The ligand-bound state of a G protein-coupled receptor stabilizes the interaction of functional cholesterol molecules

Laura Lemel, Katarzyna Nieścierowicz, M. Dolores García-fernández, Leonardo Darré, Thierry Durroux, Marta Busnelli, Mylène Pezet, Fabrice Rebeille, Juliette Jouhet, Bernard Mouillac, Carmen Domene, Bice Chini, Vadim Cherezov, Christophe J. Moreau

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11 Citations (SciVal)


Cholesterol is a major component of mammalian plasma membranes that not only affects the physical properties of the lipid bilayer but also is the function of many membrane proteins including G protein-coupled receptors. The oxytocin receptor (OXTR) is involved in parturition and lactation of mammals and in their emotional and social behaviors. Cholesterol acts on OXTR as an allosteric modulator inducing a high-affinity state for orthosteric ligands through a molecular mechanism that has yet to be determined. Using the ion channel-coupled receptor technology, we developed a functional assay of cholesterol modulation of G protein-coupled receptors that is independent of intracellular signaling pathways and operational in living cells. Using this assay, we discovered a stable binding of cholesterol molecules to the receptor when it adopts an orthosteric ligand-bound state. This stable interaction preserves the cholesterol-dependent activity of the receptor in cholesterol-depleted membranes. This mechanism was confirmed using time-resolved FRET experiments on WT OXTR expressed in CHO cells. Consequently, a positive cross-regulation sequentially occurs in OXTR between cholesterol and orthosteric ligands.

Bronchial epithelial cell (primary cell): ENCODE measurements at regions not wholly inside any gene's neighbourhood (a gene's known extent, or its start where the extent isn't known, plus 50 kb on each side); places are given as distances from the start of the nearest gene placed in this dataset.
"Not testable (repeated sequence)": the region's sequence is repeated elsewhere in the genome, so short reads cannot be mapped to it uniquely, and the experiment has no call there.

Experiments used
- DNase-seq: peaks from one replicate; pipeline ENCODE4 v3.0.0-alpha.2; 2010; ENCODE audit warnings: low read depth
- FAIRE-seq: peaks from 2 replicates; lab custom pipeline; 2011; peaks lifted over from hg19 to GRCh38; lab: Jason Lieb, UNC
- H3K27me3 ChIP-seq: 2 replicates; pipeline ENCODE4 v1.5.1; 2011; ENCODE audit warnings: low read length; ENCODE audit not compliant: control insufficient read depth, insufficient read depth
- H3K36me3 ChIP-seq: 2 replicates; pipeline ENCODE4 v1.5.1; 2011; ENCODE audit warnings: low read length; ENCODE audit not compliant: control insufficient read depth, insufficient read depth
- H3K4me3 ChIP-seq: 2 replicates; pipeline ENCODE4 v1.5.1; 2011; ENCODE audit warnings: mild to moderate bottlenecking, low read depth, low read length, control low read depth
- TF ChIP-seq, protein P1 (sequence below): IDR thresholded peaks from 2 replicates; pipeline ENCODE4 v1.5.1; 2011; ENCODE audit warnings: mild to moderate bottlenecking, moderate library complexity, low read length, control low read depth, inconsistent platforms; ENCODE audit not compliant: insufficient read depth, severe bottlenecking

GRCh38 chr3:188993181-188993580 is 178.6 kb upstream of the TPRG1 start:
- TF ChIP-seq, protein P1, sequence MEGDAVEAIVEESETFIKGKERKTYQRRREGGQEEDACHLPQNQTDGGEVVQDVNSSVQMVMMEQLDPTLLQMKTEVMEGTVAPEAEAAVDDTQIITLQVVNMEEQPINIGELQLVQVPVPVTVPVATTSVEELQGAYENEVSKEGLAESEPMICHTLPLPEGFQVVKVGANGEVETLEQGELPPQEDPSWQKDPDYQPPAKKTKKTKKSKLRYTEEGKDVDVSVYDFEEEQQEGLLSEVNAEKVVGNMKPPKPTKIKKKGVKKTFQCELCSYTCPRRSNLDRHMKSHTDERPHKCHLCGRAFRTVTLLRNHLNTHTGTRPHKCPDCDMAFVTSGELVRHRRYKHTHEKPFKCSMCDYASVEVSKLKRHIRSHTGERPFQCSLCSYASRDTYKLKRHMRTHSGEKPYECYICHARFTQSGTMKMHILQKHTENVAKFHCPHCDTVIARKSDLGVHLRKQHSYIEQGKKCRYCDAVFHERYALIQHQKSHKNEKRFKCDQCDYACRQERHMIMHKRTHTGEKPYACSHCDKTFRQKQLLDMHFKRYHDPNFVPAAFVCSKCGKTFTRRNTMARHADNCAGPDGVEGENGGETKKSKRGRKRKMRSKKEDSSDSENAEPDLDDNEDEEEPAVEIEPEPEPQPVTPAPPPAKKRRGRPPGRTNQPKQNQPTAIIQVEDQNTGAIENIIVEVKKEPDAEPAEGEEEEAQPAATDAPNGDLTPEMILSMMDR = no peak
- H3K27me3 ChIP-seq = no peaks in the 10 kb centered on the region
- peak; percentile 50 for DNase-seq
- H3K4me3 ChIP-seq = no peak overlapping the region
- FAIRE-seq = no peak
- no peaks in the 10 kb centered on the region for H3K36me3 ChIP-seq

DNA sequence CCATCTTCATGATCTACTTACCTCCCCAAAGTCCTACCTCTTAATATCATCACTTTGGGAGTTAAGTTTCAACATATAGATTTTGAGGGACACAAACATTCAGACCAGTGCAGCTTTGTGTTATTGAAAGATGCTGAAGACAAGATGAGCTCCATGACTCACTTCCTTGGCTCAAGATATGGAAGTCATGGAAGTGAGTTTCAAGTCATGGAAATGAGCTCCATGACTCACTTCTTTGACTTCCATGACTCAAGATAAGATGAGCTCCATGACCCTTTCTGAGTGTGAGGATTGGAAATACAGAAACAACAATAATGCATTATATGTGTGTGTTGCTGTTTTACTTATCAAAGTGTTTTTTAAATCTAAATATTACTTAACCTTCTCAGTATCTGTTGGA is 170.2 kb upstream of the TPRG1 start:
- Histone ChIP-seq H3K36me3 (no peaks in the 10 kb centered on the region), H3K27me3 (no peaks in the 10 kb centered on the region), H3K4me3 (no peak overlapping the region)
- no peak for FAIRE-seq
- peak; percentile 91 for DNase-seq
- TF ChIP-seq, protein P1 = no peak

Original languageEnglish
Article number100059
JournalJournal of Lipid Research
Early online date26 Feb 2021
Publication statusPublished - 31 Dec 2021


  • Allosteric regulation
  • Cholesterol
  • Cholesterol binding
  • Cholesterol/physical chemistry
  • Lipid rafts
  • Membrane protein-lipid interaction
  • Molecular biology
  • Oxytocin G protein-coupled receptor
  • Receptors/plasma membrane
  • Receptors/seven transmembrane domain

ASJC Scopus subject areas

  • Biochemistry
  • Endocrinology
  • Cell Biology


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